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Stakeholders benefitting from the educational process

Benjamin Stewart

September 14, 2008

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. This paper addresses how stakeholders benefit from an educational process through various

forms of learning communities. Macro networks (i.e., the relationship between parents,

community, and schools) and micro networks (i.e., interaction relationship administrators,

teachers, and learners) each contain similarities and differences regarding how each interacts

with each other. Technology within the classroom can bridge learners to the community, thus

consolidating the macro and micro networks into a single learning community. Strategies for

creating a learning community within the classroom include presenting clear objectives,

implementing sound assessments that are formative in nature and allow learners to reflect and

revise their work, and creating opportunities for learners to work collaboratively. The

educational process consists of many stakeholders that each plays an important role in the

development of the learner. In doing so, stakeholders each should work within the community

without regard to a special agenda and always towards to best interest of the learner and of the

educational process as a whole.

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Stakeholders benefitting from the educational process

All stakeholders have the potential to benefit from the educational process. At a macro

level, parents, communities, and schools make up a complex network of interactions that require

continual give-and-take from each in order to best serve the learner. This dynamic relationship

between parents, communities, and schools is in a constant state of flux as the learner progresses

from K-12 as the learner becomes more independent and requires more real-world application.

From a micro perspective, parents, communities, and schools each maintain a series of

subnetworks that contribute to the overall educational process as well. Understanding the

contributions and the benefits required from parents (or learners), communities, and schools both

from a macro and micro perspective presents the complex network that is the educational


The basis for improving learner outcomes through the development of dynamic

relationships between parents, communities, and schools stems from the creation of an overall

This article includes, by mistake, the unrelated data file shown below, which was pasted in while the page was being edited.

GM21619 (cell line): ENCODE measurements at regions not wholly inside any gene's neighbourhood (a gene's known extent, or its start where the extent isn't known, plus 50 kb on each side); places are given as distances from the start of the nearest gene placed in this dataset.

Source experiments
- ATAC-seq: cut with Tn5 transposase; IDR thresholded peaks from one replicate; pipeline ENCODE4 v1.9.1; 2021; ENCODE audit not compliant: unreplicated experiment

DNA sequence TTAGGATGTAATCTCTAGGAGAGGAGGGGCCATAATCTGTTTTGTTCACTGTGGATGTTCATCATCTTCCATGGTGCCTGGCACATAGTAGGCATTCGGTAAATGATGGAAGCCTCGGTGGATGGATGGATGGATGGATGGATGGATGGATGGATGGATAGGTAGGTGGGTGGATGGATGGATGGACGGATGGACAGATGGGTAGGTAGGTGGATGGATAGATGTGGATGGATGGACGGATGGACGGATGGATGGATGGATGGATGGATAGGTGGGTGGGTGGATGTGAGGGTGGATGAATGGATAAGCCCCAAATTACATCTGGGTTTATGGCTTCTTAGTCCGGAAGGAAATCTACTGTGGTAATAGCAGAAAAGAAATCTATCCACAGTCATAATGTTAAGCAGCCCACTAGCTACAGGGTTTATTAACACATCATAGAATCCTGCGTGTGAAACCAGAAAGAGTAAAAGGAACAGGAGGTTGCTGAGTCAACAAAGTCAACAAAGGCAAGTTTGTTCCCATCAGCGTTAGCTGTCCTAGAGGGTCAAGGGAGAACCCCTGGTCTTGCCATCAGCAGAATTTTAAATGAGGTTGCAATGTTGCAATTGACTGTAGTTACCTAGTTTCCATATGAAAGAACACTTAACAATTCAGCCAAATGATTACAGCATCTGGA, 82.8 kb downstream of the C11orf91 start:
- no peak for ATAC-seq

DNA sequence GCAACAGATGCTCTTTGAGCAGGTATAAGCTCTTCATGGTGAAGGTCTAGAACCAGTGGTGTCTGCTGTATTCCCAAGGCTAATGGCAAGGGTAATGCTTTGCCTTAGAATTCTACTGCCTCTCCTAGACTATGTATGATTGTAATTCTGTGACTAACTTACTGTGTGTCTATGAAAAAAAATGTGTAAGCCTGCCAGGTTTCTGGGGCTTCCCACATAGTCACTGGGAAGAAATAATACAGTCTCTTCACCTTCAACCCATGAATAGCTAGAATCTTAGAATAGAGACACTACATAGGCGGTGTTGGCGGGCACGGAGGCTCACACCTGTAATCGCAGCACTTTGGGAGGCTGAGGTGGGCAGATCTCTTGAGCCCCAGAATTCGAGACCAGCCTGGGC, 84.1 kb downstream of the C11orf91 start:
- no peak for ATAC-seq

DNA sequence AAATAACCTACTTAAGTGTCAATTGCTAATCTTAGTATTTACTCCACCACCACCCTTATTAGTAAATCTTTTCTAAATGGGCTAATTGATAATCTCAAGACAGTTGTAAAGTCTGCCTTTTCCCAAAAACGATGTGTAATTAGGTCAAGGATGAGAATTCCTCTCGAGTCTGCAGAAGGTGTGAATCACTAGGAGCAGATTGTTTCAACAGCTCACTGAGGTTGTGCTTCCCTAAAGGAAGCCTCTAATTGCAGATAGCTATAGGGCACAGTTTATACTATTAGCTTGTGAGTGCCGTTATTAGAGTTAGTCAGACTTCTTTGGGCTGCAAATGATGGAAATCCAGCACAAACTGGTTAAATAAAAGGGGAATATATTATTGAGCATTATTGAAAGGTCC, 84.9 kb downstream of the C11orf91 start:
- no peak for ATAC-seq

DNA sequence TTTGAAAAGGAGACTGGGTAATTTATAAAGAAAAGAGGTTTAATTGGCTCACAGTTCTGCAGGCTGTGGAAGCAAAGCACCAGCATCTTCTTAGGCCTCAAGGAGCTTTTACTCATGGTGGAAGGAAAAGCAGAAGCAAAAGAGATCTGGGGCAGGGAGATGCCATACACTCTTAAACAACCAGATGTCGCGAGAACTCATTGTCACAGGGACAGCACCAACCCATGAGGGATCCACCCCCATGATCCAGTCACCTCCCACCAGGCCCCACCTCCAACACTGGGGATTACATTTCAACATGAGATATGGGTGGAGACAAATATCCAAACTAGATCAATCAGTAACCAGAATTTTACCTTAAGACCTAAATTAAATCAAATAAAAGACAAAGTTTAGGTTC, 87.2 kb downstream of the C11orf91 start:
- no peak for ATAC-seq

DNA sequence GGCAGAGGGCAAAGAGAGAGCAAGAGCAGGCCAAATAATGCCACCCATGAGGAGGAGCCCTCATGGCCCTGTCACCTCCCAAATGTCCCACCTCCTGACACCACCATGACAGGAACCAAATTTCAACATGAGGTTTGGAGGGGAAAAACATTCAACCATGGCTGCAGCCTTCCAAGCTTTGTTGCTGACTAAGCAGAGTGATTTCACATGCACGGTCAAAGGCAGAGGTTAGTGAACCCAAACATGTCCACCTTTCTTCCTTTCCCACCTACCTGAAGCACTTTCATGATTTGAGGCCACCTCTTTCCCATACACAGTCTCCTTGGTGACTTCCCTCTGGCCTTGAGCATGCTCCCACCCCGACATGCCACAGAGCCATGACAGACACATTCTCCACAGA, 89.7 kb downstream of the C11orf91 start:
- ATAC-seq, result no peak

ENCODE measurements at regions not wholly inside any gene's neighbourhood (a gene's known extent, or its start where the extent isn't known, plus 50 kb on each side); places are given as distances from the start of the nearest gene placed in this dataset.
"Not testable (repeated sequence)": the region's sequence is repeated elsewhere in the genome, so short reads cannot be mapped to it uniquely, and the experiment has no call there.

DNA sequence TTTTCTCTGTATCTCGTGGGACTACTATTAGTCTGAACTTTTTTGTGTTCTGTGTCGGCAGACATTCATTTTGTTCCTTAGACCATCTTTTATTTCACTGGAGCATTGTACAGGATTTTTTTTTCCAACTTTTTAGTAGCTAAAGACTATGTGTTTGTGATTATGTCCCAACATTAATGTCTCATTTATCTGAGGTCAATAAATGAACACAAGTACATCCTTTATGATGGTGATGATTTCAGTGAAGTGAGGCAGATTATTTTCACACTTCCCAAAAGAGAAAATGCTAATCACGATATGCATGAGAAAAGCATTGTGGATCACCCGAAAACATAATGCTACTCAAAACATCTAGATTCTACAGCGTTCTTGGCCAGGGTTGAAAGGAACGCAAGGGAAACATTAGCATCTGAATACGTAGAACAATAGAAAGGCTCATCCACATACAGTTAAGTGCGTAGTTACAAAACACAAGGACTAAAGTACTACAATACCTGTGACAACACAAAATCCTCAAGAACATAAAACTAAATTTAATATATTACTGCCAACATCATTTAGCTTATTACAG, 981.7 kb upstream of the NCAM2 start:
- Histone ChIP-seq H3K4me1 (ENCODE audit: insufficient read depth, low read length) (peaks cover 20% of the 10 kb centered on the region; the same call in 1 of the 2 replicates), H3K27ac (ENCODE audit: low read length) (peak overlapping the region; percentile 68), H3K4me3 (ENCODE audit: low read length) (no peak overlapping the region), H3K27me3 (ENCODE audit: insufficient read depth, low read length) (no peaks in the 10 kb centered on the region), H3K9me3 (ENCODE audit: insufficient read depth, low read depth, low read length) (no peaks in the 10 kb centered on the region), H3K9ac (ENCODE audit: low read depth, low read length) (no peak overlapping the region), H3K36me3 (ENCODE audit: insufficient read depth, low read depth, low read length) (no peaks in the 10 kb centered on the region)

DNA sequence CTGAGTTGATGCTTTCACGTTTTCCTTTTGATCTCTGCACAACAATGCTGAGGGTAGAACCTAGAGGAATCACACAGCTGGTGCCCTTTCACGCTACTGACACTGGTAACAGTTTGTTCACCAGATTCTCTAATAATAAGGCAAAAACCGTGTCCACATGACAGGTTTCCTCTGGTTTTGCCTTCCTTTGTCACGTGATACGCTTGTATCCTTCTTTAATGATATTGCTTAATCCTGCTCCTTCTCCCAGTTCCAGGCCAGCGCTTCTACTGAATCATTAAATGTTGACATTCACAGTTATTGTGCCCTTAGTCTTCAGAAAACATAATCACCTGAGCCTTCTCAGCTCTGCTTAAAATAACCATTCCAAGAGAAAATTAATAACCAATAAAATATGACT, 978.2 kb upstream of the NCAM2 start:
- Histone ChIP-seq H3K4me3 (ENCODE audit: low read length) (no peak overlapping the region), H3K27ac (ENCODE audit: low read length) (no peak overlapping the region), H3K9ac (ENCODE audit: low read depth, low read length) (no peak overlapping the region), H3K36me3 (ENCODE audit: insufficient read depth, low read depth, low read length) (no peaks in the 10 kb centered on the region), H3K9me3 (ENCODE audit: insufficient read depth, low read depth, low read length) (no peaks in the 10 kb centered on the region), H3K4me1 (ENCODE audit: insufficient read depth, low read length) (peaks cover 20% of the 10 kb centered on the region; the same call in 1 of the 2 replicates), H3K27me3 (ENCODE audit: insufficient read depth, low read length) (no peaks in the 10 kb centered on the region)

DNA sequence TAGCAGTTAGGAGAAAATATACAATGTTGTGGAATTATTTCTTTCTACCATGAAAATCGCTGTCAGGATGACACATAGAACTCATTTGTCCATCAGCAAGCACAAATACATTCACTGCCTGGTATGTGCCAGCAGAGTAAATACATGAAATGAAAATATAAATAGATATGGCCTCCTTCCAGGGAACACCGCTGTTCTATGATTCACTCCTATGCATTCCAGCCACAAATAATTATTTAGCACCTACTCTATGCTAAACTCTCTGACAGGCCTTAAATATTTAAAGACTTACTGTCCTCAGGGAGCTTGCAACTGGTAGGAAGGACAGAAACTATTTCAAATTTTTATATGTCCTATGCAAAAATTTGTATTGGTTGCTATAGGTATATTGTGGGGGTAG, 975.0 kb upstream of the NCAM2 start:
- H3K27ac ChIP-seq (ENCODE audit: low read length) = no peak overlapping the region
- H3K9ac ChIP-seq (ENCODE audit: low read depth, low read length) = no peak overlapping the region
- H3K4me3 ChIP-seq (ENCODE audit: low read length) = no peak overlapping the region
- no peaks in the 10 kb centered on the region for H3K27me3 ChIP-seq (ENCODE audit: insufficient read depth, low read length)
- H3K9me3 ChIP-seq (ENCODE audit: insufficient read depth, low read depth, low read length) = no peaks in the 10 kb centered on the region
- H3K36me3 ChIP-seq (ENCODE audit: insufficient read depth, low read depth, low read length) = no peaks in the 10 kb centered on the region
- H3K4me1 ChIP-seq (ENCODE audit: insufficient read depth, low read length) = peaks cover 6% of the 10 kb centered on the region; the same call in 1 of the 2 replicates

learning community. Sergiovanni’s theory (1999) of community consists of two ideal extremes:

community (gemienschaft) and society (gesellschaft). Being part of a community refers more to

a family-type relationship that focuses on the “we” as opposed to the “I”. Success is defined by

the overall success of community and not solely on individual successes. In contrast, in a

societal environment participants are more isolated and lonely as they each have certain agendas

for justifying their interaction with others. Most schools, according to Sergiovanni (1999),

reflect more of a societal phenomenon than on one based on community. In defining community

DuFour, DuFour, Eaker, and Many provide insight into what makes a professional learning

community among educators: “…educators committed to working collaboratively in ongoing

processes of collective inquiry and action research to achieve better results for the students they
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serve. Professional learning communities operate under the assumption that the key to improved

learning for students is continuous, job-embedded learning for educators” (as cited in DuFour,

DeFour, and Eaker, 2008, p. 14). Although this particular definition pertains to educators, the

essence of this definition (i.e., “commitment to working collaboratively in ongoing processes of

collective inquiry and action research”) could pertain to any number of stakeholders (e.g.,

administrators, learners, parents, and community leaders) - each determining their level of

appropriate participation.

Although the level in which stakeholders participate within a learning community will